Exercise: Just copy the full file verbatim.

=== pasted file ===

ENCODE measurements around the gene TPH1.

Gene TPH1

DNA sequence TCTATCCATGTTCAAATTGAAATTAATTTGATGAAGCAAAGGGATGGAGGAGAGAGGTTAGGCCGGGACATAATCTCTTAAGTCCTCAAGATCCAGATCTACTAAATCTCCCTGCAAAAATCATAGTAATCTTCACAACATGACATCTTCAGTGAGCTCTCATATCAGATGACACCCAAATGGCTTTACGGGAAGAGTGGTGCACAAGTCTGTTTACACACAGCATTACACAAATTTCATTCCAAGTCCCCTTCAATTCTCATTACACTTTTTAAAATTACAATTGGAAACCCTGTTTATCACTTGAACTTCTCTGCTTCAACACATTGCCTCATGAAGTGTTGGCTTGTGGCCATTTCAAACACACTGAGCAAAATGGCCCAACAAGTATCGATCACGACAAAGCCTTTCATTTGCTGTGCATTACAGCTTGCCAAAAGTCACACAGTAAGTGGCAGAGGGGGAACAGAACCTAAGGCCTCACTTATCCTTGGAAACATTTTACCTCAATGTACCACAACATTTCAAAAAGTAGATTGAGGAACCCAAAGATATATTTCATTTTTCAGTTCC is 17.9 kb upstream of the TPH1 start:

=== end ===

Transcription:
ENCODE measurements around the gene TPH1.

Gene TPH1

DNA sequence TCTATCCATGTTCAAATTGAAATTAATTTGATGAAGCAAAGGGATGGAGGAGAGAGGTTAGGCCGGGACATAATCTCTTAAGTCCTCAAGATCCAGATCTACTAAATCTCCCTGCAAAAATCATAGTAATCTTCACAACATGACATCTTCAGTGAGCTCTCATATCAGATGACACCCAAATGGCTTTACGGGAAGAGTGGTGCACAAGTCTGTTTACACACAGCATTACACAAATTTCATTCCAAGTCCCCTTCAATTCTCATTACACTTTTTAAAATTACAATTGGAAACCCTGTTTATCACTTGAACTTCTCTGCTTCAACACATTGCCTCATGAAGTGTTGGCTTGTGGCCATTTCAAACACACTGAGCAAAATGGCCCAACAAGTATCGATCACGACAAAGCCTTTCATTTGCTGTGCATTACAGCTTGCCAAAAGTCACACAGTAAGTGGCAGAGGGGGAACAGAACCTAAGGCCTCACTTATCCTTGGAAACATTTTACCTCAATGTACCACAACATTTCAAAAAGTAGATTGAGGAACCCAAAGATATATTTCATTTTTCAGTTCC is 17.9 kb upstream of the TPH1 start: